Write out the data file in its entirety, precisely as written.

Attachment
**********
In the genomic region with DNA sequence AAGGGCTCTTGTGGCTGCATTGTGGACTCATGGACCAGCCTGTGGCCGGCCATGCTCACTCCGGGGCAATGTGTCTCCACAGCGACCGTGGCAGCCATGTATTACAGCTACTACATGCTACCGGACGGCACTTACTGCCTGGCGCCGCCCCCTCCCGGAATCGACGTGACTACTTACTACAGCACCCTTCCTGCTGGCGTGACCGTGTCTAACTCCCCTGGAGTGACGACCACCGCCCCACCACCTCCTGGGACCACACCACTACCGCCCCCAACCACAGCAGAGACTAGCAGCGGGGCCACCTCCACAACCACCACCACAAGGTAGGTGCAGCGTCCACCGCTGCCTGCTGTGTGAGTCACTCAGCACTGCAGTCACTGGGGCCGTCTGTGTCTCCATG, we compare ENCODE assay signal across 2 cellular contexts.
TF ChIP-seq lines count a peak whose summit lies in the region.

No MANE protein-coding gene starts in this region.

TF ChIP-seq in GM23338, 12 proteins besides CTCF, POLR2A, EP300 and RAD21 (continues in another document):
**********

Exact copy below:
In the genomic region with DNA sequence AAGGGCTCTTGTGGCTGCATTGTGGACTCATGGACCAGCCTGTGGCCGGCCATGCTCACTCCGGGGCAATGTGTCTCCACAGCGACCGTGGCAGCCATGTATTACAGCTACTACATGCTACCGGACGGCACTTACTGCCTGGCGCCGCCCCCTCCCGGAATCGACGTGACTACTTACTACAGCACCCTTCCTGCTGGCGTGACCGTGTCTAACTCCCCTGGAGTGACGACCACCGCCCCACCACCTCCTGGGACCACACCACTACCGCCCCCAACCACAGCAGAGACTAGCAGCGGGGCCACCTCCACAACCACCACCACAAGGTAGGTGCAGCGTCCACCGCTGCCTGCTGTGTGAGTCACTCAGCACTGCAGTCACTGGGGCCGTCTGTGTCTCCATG, we compare ENCODE assay signal across 2 cellular contexts.
TF ChIP-seq lines count a peak whose summit lies in the region.

No MANE protein-coding gene starts in this region.

TF ChIP-seq in GM23338, 12 proteins besides CTCF, POLR2A, EP300 and RAD21 (continues in another document):